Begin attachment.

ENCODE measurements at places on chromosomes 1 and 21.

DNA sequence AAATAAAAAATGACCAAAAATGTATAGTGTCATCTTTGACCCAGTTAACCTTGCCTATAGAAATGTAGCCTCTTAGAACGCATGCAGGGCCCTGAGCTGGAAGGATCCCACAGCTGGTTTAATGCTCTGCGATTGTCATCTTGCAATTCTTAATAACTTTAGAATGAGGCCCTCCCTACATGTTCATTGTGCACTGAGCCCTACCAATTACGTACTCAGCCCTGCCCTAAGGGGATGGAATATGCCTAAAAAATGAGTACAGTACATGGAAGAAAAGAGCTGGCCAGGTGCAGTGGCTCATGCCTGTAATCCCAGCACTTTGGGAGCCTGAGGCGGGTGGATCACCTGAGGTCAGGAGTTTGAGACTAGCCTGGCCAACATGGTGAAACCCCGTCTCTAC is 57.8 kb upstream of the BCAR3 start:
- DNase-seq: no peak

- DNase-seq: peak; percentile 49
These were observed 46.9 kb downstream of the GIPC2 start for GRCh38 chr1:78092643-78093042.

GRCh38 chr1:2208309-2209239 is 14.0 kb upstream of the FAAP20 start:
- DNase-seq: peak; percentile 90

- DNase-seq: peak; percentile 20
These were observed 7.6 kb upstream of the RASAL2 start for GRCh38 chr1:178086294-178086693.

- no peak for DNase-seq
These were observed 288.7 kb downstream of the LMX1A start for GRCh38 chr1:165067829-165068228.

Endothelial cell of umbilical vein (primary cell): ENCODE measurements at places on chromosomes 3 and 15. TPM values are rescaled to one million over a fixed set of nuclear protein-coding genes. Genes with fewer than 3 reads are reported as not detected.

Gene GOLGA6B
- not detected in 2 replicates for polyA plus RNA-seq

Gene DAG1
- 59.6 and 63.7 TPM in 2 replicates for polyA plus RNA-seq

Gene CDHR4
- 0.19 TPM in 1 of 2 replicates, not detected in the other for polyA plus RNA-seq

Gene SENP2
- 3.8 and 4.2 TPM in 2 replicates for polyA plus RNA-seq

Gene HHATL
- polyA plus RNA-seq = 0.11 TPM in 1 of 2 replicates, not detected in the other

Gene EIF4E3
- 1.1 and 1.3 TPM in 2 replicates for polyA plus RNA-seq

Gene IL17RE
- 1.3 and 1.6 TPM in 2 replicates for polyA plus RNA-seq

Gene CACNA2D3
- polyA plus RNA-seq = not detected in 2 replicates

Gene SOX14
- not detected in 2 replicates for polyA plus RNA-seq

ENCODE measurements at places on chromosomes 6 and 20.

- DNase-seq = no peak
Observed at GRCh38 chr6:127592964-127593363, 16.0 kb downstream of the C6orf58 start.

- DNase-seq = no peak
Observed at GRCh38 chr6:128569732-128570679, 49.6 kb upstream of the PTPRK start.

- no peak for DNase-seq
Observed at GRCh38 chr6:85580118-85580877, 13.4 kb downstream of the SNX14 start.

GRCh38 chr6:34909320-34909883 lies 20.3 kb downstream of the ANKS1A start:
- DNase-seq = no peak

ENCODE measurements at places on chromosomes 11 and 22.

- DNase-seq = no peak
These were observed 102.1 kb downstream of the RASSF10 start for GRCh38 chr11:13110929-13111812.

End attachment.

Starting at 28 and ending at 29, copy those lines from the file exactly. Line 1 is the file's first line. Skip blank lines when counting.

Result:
- polyA plus RNA-seq = not detected in 2 replicates

Gene SOX14